Out of necessity, cosmetic changes have been made at the high school, but it is evident that these solutions will be short-lived. The obvious solution is a new building, but therein lies the conundrum. "To make improvements and get the current building to code, it would cost the district $9.4 million," says Ott. "A whole new building built from scratch would cost only $7.2 million." But the school is in an area that is largely poverty-stricken and because of the Indian reservation, can't levy a tax to raise enough money for a new building.
So in 2000, Ott and the Lapwai School Board agreed to a contingency. For the last three years, the district has set aside a percentage of its Impact Aid money to create a building fund. Currently, the savings amount to $1.2 million - far from the amount needed.
The school is in the process of working with the State of Idaho to find other sources of funding. And because a lion's share of Impact Aid money has been set aside, Lapwai has been forced to seek other means of funding for desperately needed school programs, including elementary and secondary reading programs, a math program, and science programs for junior high and high schoolers.
But to keep the programs going, it's likely Lapwai will have to draw more money from its Impact Aid reserves that normally would go into its building fund. "I don't think we'll have a choice," says Ott.
The school board has made the commitment to keep funding for the construction set-aside, but questions will be raised about the viability of programs and teachers versus that of structural needs. "It's nice to have a curriculum coordinator, it's nice to have a multicultural coordinator, it's nice to have reading and math programs," said Teri Wagner, Lapwai's curriculum coordinator, "but which are more important?"
Lapwai School Board President and Nez Perce Tribe Legal Counsel Julie Kane acknowledges the quandary. "There is just not enough money to go around," she says. "We've made tough decisions in the past, but we'll have even tougher ones to come."
Elementary Principal Mike Hulverson may have put it best: "Our Success for All reading program took our students from 13 percent reading comprehension to 60 percent in the first year, and after three years we're up to 77 percent. By the same token, if Impact Aid were to go away tomorrow, all our extras and even many of our staff would be gone."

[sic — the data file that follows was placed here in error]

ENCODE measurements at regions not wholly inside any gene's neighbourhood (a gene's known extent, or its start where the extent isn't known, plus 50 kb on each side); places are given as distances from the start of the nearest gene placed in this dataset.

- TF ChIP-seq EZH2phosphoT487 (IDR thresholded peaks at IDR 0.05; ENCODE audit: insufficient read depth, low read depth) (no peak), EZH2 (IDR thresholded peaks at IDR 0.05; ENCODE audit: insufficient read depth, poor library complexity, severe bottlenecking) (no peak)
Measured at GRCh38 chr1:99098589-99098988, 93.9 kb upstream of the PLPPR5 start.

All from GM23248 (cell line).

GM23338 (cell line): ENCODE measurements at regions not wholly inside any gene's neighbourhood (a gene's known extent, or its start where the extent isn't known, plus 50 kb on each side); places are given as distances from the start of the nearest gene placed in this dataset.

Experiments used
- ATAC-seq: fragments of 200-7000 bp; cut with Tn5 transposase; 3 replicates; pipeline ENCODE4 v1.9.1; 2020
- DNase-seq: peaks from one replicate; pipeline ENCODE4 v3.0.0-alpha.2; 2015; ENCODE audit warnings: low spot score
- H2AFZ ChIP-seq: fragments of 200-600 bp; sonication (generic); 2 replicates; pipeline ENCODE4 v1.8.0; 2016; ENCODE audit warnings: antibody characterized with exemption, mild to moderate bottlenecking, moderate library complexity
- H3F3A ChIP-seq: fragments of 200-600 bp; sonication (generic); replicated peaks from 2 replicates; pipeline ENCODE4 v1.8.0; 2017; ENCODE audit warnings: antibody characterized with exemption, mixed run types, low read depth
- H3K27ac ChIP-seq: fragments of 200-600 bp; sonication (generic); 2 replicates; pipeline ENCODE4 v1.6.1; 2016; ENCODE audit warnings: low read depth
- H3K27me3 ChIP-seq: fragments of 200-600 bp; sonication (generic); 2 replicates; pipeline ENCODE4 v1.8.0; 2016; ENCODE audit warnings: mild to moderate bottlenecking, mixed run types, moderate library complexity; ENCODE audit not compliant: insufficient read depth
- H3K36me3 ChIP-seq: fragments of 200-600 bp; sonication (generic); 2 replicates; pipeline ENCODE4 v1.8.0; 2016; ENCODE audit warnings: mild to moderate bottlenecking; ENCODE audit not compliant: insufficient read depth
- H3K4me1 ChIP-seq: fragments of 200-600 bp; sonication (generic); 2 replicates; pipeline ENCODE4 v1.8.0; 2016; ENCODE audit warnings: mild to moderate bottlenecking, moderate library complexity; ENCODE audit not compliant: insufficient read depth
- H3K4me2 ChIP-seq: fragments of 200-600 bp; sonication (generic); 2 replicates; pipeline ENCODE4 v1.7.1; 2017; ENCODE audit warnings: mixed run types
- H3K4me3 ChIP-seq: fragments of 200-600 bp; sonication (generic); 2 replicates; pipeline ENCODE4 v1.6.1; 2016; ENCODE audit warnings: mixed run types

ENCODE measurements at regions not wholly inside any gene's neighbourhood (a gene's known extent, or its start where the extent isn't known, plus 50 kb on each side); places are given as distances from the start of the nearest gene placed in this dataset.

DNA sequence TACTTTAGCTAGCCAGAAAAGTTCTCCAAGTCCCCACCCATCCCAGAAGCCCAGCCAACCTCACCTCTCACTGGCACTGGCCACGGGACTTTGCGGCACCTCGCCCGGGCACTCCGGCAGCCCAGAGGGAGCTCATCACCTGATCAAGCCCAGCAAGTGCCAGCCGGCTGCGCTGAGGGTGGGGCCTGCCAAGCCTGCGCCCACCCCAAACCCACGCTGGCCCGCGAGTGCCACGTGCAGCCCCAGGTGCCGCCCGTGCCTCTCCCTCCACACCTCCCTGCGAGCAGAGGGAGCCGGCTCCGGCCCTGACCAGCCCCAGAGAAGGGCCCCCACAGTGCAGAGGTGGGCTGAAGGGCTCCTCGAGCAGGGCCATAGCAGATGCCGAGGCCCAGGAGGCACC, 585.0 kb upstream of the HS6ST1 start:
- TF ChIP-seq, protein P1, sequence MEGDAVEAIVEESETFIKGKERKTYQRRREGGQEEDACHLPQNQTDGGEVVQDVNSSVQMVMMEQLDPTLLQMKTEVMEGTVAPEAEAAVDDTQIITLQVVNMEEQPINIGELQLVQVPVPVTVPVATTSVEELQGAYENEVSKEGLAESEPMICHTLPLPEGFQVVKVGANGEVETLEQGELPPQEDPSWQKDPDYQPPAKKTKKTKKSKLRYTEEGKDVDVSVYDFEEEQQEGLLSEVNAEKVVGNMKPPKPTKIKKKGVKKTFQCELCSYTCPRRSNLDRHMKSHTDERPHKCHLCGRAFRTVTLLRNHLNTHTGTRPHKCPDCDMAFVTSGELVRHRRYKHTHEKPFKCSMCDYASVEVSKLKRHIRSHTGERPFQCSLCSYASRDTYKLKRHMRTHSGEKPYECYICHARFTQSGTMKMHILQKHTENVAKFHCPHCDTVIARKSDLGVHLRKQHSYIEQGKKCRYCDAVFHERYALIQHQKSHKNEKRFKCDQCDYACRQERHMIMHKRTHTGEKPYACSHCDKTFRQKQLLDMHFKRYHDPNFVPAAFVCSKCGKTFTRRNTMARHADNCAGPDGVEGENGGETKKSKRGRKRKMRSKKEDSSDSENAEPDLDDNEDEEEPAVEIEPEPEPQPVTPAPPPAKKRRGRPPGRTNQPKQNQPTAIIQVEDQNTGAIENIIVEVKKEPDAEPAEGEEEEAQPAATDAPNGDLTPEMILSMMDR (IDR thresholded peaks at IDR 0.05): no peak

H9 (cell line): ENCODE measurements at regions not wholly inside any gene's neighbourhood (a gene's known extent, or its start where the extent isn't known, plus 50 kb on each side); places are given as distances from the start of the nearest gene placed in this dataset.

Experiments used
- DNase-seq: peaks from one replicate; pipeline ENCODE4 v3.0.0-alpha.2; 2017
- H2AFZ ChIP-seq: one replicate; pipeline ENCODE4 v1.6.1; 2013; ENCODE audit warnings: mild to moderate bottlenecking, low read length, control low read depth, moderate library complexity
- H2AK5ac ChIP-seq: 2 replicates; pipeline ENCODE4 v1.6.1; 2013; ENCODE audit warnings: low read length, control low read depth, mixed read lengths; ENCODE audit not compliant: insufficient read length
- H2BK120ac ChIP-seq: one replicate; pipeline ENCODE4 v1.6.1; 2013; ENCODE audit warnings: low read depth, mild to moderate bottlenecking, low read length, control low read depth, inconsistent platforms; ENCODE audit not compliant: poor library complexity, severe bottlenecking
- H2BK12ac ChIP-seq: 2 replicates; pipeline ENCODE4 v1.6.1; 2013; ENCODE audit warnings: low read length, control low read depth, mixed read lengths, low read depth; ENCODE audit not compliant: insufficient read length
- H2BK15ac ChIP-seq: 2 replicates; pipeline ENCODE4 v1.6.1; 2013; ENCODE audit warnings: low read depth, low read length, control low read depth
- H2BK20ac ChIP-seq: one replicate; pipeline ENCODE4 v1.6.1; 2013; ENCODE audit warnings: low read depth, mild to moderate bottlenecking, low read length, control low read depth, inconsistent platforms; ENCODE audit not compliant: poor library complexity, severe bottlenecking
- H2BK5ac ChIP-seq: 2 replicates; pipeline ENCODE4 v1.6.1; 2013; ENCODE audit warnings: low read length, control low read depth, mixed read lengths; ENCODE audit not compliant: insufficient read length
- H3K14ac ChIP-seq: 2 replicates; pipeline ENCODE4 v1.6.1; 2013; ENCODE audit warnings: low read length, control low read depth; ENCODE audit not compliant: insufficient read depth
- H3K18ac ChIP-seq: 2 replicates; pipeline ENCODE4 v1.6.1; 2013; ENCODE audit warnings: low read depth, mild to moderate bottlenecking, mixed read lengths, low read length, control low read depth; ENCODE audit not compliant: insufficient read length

"Whenever we find ourselves looking at gridlock on the Hill over appropriation matters, we know we will have a problem," said the National Association of Federally Impacted Schools' Executive Director John B. Forkenbrock. "Under the current atmosphere of a series of continuing resolutions that keep the government going, it's not just Lapwai that has a problem. All schools that benefit from Impact Aid feel the strain of making ends meet. A handful of members on Capitol Hill seem to think that continuing resolutions are budget Band Aids until agreements can be worked out; but for schools that rely on Impact Aid to operate, continuing resolutions mean payment delays and less money with which to function."
But other members of Congress have taken notice. Impact Aid supporter and Senate Majority Leader Tom Daschle (D-SD) has been vocal, saying publicly to representatives from Impact Aid schools, "Tell your senators and representatives that Impact Aid is not like other education programs. It's not forward-funded, so a CR doesn't help you. You don't get Impact Aid in advance in July. Tell them you need their help. You need for them to tell the Administration that Impact Aid must be made available if districts experience serious economic problems."
But handling operating challenges like these is just part of the daily routine at Lapwai and Superintendent Ott shows a steely resolve. "Just keeping the district afloat is a challenge we face every day," he says. "We're doing good things, we've got good students and we will prevail."
Bryan Jernigan is the director of Communications for the National Association of Federally impacted schools. For further information E-mail him at firstname.lastname@example.org.